We are watching global-scale changes in climate, sea levels and ecologies. We need a geological perspective to understand these changes.
Whether studying sea scorpions from 400 million-year-old tropical waters or the formation of remote mountain ranges 50 million years ago, Professor Jeffrey Trop, geology, is focused on puzzling out the lessons of the past to help us to understand the earth and anticipate the future.
To do this, Trop spends weeks at a time in the field with his undergraduate research students. In the midst of dealing with problems ranging from incessant rain to malfunctioning equipment to curious brown bears, Trop's team has been studying the geological processes that formed some of the lesser-studied ranges of Alaska and how the environment and ecosystems changed in response.
For example, the Talkeetna Mountains in south-central Alaska formed about 50 million years ago when a thick bit of ocean crust slid, or subducted, under the continental margin. Normal ocean crust is relatively thin; when it subducts under a continent, it gets pushed deep enough to melt and form volcanoes. In this case, the thicker crust didn't go so easily. Instead, it pushed up, creating the Talkeetna Mountains. As the tectonics changed the landscape, the environment and ecosystems had to shift as well.
Trop says having students work by his side in the field helps them understand the material in a way that's simply not possible in the classroom. He sees an additional benefit, as well. "Taking students to pristine wilderness environments is becoming more important to me," Trop says. "Being totally disconnected from the internet and cell service and the wired world, they learn a lot about themselves – what they can do, how they can overcome challenges."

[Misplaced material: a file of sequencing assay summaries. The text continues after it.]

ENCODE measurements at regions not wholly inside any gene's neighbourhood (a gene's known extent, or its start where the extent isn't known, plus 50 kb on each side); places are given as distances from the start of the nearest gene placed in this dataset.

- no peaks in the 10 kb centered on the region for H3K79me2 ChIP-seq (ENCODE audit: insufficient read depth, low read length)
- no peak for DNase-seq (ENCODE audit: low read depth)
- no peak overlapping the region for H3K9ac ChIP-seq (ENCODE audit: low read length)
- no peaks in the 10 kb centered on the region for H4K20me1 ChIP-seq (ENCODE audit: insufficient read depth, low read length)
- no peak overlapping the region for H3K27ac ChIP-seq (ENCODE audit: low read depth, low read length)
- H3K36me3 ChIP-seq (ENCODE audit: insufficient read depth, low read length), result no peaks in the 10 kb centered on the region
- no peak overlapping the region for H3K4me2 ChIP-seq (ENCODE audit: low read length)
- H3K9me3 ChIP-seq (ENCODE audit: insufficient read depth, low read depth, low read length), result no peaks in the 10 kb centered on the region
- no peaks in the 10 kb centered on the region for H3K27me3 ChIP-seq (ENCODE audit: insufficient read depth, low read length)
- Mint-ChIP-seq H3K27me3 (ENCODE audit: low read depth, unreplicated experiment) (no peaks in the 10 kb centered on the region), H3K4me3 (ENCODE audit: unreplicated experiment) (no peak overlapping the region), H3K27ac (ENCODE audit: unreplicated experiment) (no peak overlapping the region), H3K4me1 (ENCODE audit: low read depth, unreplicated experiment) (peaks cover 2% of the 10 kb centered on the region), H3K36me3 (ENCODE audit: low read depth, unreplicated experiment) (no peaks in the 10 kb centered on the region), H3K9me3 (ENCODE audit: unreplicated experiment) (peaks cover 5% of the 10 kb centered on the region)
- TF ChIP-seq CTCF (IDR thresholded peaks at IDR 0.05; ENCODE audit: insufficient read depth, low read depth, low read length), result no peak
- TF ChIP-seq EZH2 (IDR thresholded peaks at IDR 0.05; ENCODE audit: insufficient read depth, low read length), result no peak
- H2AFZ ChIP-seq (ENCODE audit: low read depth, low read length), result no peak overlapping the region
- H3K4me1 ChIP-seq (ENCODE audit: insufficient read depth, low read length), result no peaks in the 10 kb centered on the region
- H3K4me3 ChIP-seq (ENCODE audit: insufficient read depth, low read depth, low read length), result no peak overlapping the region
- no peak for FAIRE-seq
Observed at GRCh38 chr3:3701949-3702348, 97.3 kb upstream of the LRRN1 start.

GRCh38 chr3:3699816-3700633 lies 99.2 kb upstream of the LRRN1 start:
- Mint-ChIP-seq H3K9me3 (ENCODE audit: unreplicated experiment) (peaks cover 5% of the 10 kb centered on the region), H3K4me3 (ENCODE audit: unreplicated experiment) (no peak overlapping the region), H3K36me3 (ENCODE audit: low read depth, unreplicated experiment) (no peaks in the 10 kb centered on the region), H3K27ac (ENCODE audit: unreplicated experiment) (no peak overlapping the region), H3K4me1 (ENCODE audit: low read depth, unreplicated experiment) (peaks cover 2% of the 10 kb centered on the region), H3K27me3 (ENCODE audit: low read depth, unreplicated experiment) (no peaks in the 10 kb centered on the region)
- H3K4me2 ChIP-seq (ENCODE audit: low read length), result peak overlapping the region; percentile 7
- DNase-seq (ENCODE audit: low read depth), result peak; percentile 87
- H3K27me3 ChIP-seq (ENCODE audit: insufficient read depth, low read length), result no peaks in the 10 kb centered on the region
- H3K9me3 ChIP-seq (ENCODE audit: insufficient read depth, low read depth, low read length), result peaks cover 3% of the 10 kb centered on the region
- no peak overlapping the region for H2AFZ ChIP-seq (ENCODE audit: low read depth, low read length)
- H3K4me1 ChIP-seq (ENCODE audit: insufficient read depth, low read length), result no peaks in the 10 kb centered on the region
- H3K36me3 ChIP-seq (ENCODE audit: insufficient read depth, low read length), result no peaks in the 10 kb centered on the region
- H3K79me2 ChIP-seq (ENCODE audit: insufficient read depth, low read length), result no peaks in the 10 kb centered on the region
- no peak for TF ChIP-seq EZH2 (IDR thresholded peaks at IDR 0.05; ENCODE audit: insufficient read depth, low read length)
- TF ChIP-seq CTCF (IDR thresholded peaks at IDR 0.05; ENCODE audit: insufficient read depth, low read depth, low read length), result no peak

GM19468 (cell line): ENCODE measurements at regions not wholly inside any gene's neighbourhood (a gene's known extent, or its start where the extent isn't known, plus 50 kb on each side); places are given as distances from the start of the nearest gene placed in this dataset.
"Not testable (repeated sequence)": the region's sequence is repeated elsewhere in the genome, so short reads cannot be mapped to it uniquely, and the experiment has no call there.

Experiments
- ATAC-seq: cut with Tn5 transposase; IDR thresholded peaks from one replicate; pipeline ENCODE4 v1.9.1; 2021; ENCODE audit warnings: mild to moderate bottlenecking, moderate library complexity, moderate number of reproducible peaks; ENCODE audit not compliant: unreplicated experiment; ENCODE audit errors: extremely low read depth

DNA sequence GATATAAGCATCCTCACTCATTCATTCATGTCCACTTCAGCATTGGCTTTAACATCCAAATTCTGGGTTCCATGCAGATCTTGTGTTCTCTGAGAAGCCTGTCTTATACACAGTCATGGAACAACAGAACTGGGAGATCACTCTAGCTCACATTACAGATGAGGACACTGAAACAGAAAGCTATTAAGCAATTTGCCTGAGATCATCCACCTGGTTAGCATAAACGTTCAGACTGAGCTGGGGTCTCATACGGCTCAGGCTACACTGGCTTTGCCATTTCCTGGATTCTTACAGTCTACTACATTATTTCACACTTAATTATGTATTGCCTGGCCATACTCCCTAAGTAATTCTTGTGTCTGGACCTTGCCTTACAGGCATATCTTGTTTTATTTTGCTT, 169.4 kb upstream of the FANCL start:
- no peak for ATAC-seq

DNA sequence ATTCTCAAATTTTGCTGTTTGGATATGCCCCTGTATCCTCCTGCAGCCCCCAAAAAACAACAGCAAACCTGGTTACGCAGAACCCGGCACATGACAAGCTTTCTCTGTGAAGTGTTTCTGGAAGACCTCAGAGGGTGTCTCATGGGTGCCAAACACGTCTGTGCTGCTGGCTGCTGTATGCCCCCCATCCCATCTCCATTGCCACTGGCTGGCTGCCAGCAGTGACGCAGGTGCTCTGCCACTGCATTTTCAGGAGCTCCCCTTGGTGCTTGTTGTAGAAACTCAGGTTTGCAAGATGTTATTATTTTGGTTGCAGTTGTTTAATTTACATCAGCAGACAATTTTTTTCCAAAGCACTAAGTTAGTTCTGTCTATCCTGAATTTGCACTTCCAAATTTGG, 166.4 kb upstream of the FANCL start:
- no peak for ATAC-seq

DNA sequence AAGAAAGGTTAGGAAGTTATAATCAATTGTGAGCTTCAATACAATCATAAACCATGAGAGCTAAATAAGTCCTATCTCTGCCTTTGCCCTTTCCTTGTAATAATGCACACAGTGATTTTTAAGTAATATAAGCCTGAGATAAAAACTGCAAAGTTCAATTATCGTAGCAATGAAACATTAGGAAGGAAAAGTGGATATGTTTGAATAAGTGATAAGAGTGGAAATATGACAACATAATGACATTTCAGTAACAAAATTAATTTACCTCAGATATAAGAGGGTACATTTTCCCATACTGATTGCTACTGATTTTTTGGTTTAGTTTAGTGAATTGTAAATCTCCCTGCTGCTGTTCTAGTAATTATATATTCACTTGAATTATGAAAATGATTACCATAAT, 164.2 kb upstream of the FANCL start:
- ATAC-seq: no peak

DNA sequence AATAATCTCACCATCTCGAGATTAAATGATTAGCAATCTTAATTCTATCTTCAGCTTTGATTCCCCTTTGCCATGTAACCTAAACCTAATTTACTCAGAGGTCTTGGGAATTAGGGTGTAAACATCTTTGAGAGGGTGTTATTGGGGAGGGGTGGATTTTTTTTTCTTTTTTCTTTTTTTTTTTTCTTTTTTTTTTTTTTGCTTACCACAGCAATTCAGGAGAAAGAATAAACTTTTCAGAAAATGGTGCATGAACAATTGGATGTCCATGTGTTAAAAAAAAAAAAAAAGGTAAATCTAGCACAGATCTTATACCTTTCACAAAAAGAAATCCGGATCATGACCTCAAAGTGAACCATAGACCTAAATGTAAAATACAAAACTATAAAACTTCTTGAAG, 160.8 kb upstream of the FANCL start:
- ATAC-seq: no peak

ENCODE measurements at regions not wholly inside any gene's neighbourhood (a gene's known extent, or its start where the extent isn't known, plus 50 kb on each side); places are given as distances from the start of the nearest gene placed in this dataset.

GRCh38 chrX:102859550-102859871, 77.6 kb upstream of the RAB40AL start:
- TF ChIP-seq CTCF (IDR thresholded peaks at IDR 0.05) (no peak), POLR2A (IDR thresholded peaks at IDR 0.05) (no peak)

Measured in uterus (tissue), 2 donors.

Closer to home, students in Trop's classes also get as much field experience as he can manage. One class trip led to the discovery of what may be the best site in North America for studying sea scorpion evolution. About 400 million years ago, what is now Pennsylvania was located near the equator and covered by shallow tropical waters. Living in the tidal flats were eurypterids, or prehistoric sea scorpions, which were among the first animals to emerge onto land.
Eurypterid fossils are relatively common in the Northeast – they are New York's state fossil – but Trop had not found any close to Bucknell until a few years ago. Then a student in his paleontology course found the first one at an inactive quarry that's rich with the relics. Trop and his students have been collecting specimens and making geological observations ever since.
"Earth is fundamentally changing right now," Trop says. "We are watching global-scale changes in climate, sea levels and ecologies. We need a geological perspective to understand these changes."
Posted September 26, 2013